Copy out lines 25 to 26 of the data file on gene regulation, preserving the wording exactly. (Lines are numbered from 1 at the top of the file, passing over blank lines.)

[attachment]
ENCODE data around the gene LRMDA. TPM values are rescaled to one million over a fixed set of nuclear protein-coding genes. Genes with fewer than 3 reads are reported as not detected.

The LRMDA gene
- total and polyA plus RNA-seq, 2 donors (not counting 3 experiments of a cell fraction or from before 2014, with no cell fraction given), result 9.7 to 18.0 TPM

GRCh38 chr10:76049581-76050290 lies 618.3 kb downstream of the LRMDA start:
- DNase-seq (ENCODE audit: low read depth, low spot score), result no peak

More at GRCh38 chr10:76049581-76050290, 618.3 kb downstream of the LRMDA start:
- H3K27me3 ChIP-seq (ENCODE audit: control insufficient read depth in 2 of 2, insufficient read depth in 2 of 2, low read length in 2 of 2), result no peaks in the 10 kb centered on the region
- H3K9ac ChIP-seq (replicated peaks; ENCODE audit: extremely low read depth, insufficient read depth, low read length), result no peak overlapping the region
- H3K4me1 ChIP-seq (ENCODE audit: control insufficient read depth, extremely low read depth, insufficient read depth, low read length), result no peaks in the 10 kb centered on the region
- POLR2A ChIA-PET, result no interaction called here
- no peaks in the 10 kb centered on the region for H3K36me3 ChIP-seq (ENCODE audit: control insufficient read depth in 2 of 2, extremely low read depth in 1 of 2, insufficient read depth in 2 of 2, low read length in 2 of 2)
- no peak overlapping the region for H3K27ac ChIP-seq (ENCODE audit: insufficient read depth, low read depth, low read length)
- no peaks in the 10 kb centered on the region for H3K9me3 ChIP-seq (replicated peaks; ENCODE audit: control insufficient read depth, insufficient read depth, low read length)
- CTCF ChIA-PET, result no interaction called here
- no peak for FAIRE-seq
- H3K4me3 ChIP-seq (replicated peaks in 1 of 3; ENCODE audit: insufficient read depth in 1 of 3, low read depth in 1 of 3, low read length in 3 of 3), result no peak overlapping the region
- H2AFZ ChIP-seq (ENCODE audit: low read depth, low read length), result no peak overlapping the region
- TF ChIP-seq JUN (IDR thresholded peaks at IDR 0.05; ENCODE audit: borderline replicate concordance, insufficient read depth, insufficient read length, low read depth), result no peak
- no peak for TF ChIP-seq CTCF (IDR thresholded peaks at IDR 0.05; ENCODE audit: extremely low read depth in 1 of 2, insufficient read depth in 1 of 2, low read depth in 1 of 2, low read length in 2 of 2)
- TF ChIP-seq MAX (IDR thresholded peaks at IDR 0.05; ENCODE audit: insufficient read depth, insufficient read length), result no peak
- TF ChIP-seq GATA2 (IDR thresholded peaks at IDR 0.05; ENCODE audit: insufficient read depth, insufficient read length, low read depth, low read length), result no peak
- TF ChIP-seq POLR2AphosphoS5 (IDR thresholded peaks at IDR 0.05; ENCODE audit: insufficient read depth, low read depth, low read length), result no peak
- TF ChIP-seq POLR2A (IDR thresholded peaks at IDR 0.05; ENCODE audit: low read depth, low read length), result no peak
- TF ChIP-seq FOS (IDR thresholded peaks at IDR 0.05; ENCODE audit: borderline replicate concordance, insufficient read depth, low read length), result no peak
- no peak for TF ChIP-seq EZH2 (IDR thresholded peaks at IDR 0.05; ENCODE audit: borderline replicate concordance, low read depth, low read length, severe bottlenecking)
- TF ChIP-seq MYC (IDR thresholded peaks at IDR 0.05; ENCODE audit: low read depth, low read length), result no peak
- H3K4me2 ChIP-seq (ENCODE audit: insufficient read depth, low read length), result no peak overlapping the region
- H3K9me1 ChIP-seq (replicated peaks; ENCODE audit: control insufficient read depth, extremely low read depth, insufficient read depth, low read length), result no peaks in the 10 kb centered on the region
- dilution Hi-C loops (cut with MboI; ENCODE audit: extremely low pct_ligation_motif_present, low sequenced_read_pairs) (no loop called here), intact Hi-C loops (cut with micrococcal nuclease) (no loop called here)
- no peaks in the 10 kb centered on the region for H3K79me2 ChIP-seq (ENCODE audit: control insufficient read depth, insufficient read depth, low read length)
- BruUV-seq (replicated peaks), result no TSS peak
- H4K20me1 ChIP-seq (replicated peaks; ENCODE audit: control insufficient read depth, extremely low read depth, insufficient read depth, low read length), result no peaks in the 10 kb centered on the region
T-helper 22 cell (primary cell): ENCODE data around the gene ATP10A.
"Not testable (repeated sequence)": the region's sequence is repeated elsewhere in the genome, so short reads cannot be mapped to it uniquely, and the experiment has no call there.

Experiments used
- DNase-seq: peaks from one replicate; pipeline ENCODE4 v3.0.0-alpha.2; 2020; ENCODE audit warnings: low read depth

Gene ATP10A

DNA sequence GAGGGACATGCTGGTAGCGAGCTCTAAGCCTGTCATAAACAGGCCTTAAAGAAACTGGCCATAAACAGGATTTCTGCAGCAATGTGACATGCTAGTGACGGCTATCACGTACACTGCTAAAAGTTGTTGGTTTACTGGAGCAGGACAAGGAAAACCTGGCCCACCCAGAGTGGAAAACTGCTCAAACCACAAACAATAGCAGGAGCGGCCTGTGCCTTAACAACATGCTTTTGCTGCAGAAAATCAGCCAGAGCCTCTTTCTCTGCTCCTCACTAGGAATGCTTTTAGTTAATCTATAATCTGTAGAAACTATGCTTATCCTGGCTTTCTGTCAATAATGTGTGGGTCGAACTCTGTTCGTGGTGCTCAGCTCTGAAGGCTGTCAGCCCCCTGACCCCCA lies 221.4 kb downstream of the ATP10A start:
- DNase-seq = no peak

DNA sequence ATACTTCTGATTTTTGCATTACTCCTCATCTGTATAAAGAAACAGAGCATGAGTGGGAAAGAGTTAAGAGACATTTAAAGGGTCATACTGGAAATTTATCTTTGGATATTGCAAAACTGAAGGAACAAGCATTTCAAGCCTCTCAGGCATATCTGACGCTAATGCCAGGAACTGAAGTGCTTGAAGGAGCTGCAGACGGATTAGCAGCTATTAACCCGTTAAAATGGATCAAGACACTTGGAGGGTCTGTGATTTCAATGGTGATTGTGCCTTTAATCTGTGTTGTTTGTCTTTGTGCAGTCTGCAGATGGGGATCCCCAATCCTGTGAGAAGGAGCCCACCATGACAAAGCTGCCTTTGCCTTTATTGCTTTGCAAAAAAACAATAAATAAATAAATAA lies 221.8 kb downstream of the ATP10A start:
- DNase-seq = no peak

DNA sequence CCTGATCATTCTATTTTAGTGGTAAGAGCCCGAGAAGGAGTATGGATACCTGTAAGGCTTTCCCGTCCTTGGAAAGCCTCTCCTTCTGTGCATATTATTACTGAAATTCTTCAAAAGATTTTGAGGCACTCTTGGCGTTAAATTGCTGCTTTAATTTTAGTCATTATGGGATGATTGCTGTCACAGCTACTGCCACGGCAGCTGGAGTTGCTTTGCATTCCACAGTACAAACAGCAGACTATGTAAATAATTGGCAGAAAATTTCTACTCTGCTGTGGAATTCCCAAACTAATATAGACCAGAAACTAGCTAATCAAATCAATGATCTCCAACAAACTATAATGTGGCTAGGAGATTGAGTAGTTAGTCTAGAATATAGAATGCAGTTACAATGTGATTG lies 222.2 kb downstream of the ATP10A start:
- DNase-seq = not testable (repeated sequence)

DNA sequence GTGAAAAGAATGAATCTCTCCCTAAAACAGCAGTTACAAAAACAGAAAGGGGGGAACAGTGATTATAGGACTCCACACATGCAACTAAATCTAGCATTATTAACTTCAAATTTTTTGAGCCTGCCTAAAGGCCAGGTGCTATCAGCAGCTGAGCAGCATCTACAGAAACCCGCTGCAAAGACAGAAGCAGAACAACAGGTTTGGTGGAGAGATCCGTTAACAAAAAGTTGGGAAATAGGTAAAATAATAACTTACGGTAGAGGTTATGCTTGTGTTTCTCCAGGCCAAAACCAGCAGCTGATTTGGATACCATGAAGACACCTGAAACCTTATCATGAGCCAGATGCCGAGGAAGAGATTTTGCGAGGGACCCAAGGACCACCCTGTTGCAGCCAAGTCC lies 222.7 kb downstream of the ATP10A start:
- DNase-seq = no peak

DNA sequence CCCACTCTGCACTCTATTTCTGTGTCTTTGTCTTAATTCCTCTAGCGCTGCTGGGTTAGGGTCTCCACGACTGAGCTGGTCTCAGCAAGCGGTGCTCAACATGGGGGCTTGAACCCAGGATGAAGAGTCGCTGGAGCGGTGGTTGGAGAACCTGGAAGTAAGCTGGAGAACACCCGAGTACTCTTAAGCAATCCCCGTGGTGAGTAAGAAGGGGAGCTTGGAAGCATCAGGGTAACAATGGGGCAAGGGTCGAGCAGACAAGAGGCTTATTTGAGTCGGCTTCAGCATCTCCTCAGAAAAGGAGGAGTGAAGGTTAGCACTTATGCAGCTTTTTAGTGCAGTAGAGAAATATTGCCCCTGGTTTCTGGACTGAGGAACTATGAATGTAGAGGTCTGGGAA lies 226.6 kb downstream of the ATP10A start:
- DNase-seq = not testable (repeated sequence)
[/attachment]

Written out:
- no peak for TF ChIP-seq EZH2 (IDR thresholded peaks at IDR 0.05; ENCODE audit: borderline replicate concordance, low read depth, low read length, severe bottlenecking)
- TF ChIP-seq MYC (IDR thresholded peaks at IDR 0.05; ENCODE audit: low read depth, low read length), result no peak